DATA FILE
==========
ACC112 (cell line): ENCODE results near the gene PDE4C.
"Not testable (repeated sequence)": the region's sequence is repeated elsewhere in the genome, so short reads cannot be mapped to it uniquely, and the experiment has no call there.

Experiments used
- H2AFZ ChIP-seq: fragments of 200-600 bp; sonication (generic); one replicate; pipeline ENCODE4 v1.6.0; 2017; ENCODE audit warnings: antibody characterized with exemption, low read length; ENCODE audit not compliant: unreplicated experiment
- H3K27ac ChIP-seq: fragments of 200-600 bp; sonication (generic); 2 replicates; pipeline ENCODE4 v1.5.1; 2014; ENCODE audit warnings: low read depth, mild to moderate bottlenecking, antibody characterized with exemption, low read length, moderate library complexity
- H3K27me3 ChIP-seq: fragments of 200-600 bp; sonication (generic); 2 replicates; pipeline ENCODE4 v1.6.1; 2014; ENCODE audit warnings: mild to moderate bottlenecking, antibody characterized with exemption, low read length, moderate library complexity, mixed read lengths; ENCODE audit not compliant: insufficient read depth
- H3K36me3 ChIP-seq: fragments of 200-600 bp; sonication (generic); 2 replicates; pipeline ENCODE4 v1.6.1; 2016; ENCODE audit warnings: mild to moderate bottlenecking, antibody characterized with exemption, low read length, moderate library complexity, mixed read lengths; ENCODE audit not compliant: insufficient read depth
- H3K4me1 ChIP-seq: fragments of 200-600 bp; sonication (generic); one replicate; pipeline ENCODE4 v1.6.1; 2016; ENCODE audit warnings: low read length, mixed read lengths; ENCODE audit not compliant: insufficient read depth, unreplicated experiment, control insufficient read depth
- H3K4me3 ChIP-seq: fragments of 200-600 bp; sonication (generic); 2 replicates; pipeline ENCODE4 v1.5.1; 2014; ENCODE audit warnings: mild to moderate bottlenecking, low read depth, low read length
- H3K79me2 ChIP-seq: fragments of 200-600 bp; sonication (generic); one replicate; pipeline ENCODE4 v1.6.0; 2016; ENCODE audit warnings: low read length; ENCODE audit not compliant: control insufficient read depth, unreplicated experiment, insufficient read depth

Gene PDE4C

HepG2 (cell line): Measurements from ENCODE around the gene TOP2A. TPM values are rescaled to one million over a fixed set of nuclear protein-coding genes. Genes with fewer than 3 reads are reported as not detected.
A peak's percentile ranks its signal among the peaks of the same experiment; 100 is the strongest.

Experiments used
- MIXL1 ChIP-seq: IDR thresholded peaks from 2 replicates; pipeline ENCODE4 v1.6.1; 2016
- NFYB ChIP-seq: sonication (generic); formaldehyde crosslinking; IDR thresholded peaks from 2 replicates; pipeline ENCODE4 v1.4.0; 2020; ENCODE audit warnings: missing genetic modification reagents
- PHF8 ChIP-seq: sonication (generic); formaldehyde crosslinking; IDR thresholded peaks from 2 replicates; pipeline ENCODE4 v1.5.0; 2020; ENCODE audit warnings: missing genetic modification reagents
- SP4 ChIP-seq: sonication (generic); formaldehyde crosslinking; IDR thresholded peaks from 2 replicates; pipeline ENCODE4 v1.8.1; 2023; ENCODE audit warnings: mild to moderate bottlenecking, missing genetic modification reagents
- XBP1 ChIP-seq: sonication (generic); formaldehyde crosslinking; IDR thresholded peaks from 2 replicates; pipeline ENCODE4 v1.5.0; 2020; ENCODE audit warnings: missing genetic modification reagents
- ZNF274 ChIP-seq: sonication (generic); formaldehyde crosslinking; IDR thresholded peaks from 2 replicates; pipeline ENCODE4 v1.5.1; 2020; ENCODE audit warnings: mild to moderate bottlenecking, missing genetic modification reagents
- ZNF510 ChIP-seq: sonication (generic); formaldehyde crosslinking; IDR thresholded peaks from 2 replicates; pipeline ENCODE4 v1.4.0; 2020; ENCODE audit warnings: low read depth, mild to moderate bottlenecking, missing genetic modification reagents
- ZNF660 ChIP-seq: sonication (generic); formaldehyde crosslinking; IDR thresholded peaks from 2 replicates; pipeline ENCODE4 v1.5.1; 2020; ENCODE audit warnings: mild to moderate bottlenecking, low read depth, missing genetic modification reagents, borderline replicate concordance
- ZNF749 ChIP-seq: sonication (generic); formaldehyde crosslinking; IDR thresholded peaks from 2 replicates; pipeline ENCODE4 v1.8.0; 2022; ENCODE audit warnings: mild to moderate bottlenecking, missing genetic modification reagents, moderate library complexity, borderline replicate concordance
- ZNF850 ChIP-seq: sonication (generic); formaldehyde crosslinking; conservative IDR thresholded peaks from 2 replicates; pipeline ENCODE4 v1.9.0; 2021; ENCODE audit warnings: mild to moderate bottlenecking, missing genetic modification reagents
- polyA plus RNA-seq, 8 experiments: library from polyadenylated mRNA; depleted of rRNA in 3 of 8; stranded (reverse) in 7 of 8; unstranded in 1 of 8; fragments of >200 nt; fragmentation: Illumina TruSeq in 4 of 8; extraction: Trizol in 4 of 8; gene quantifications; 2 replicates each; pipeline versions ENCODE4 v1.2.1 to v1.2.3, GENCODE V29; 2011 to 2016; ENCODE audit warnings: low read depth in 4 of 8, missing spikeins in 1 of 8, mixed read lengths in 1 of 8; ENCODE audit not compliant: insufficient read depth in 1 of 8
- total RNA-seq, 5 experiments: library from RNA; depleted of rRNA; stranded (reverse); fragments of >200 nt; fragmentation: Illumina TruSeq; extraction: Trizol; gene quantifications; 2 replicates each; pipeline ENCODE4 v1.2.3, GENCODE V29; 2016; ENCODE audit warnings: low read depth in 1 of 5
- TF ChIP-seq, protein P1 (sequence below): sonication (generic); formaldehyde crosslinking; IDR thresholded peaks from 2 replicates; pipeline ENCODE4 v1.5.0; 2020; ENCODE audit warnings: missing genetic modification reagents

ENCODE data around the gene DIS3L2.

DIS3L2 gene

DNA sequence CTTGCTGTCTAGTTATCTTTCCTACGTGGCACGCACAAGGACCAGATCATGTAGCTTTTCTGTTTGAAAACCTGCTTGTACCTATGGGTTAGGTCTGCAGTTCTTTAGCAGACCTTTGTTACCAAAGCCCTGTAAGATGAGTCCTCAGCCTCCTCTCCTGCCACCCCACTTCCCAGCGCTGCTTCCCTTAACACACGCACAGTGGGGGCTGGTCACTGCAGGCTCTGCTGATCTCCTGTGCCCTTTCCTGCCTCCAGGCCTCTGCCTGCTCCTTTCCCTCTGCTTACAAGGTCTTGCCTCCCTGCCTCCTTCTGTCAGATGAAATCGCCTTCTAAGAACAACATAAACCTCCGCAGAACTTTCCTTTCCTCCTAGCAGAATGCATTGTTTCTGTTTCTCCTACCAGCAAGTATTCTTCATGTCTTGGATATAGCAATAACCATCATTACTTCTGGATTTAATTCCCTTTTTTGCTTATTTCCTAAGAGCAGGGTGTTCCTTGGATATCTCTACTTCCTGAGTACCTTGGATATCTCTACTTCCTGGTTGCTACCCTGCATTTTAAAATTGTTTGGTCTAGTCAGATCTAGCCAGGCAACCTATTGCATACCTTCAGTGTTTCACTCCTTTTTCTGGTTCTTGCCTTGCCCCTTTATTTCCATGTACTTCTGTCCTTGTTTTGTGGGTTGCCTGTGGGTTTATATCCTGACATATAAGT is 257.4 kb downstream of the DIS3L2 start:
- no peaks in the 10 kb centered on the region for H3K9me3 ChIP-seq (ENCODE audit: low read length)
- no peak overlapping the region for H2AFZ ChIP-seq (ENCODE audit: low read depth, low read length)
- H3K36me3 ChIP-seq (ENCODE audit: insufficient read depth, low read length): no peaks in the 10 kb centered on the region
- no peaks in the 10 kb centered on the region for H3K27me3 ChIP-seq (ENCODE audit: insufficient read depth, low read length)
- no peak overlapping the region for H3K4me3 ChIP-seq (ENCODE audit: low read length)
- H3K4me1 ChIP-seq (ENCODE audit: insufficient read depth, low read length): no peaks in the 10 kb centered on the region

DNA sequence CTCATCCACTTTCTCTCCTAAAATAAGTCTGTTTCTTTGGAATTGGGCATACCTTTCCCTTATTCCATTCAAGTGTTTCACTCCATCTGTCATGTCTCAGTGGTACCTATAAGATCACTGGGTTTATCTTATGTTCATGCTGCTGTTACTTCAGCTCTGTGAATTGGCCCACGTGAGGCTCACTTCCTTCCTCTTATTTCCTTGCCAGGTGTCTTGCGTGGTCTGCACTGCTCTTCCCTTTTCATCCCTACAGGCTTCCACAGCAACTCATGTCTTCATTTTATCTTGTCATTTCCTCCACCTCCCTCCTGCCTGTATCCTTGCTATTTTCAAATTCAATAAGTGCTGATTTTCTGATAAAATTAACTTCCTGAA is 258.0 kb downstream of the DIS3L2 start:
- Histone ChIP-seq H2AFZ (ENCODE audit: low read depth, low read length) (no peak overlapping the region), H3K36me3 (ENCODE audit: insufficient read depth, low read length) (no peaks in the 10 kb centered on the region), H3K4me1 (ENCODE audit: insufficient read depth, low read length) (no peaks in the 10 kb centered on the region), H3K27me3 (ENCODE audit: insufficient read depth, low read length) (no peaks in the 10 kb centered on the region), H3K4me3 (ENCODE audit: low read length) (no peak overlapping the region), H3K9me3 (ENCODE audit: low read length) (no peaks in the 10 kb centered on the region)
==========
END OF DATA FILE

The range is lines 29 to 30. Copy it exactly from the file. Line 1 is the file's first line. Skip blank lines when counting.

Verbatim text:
DIS3L2 gene

DNA sequence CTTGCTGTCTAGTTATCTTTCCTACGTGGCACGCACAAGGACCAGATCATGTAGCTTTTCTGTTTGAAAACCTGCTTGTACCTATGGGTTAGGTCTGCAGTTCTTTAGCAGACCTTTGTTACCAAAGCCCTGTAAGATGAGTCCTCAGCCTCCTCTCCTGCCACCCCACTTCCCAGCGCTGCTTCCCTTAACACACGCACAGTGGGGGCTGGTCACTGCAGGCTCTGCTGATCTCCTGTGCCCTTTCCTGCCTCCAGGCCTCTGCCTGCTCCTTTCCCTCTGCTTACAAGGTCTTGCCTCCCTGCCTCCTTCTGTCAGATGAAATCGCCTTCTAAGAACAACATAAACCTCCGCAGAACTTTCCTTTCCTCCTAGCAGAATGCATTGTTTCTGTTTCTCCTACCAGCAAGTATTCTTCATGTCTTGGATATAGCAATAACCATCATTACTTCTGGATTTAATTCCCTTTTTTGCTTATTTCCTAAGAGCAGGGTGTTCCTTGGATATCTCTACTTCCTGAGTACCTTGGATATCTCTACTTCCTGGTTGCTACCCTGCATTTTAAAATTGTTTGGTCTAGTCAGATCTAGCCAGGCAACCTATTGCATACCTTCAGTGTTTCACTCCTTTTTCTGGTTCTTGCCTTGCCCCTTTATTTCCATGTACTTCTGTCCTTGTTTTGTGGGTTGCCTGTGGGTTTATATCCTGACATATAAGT is 257.4 kb downstream of the DIS3L2 start: